Obstructive urolithiasis means the formation of calculi in the urinary tract with subsequent urinary blockage by uroliths (Emerick 1988, Payne 1989, Radostits et al. 2000). It appears to affect equally both sexes, but urinary blockage is an important problem only in males. Steers are most commonly affected by the obstructive form of the disease because of the anatomical conformation of their urinary tract (Emerick 1988, Larson 1996, Radostits et al. 2000). Urinary calculi formation usually results from a combination of physiologic, nutritional and management factors. It is mainly attributed to excessive or imbalanced intake of minerals (McIntosh 1978, Larson 1996, Radostits et al. 2000). These circumstances occur especially in feedlots with fattening cattle receiving rations high in cereal grains and oil meals. These feedstuffs contain phosphorus and magnesium in excess, but relatively low levels of calcium and potassium, predisposing to occurrence of the disease (Payne 1989, Radostits et al. 2000). A calcium-phosphorus imbalance results in high urinary phosphate excretion which is an important factor in the genesis of phosphate calculi (Radostits et al. 2000). Numerous additional factors have been incriminated as contributing causes for the development of phosphate calculi with resultant obstructive urolithiasis in cattle. These include heavy concentrate-low roughage diets, limited water intake, deprivation of water or dehydration, urine alkalinity, mineralized artesian water, alkaline water supplies, excess of sodium bicarbonate in the diet, vitamin imbalances e. g. hipovitaminosis A and hypervitaminosis D, and high-protein rations (Emerick 1988, Larson 1996, Radostits et al. 2000). Less frequent types of uroliths include those composed of silica, carbonates or oxalates (Larson 1996). Livestock grazing in areas in which pasture plants contain large quantities of oxalate, estrogens or silica are prone to develop these types of calculi (Radostits et al. 2000). Urolithiasis in castrated beef cattle associated with diethylstilbestrol implants was reported in only one single occasion (Clotilde et al. 1980).
The formation of urinary calculi results when inorganic or organic urinary solutes are precipitated out of solution as crystals or amorphous deposits (Radostits et al. 2000). The mucoprotein which may act as a cementing agent favoring the formation of calculi may be increased in the urine of feeder steers fed heavy concentrate-low roughage rations or pelleted rations (Radostits et al. 2000). Deficiencies in several macromolecules that inhibit crystallization of matrix in urine have also been suggested as a contributory factor to calculogenesis (Griffin 1998, Atmani & Khan 1999). Uroliths have been linked to nanobacterial infection but dietary factors influence their progression (Ciftcioglu et al. 1999).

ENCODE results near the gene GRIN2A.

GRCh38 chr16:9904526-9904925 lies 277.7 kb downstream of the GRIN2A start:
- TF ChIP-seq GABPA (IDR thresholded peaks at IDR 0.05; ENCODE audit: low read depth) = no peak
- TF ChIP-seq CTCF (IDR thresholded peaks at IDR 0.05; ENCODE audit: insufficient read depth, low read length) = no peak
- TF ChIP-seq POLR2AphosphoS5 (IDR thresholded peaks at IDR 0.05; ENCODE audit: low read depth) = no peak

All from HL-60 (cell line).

Fatality rate of urolithiasis in male cattle due to rupture of the urethra or urinary bladder and the economic impact of this condition has been extensively reported in field and slaughterhouse studies developed in many countries (Gasthuys et al. 1993, Radostits et al. 2000). Occurrence of calculi has been associated with lower weight gain and lighter carcasses (Huntington & Emerick 1984). Similar information is not available for brazilian feedlot cattle herds. Obstructive urolithiasis has been infrequently reported in beef cattle in south-eastern and central Brazil (Lemos & Silveira 2002). Relevant data concerning composition of basal diet, mineral constitution of urinary calculi and influence of the disease on weight gain and carcass characteristics at slaughter are not available (Clotide et al. 1980, Vianna et al. 1984, Salvador et al. 1999, Lemos & Silveira 2002). Effective prevention measures of this metabolic disorder in these areas rely on knowledge of the major causative factors of the disorder and the circumstances in which they occur.
The present report describes additional cases of obstructive urolithiasis that occurred as a single outbreak in a beef feedlot in southern Brazil and highlights the importance of appropriate nutrition for the prevention of urolithiasis in feedlots.